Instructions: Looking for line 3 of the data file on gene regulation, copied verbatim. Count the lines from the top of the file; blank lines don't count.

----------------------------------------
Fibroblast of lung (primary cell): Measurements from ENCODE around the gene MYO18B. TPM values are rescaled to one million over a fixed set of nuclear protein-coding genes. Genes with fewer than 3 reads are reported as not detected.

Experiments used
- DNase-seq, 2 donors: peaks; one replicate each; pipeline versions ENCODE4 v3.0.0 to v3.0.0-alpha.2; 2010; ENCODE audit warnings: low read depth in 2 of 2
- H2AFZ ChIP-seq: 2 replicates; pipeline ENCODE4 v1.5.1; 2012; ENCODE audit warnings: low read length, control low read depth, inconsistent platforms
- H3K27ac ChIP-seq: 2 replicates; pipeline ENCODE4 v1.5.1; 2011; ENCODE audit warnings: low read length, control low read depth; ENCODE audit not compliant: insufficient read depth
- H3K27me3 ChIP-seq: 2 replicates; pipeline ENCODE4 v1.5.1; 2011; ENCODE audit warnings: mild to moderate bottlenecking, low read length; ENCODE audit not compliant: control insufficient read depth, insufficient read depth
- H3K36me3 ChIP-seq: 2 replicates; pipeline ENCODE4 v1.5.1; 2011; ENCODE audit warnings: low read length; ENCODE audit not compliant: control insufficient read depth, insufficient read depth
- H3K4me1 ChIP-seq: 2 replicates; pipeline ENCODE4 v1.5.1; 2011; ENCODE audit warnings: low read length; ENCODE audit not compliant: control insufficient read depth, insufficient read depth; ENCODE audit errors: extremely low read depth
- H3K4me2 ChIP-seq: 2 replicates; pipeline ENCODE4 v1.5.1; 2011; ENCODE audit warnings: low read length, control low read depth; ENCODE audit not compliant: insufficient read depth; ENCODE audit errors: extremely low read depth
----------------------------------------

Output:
- DNase-seq, 2 donors: peaks; one replicate each; pipeline versions ENCODE4 v3.0.0 to v3.0.0-alpha.2; 2010; ENCODE audit warnings: low read depth in 2 of 2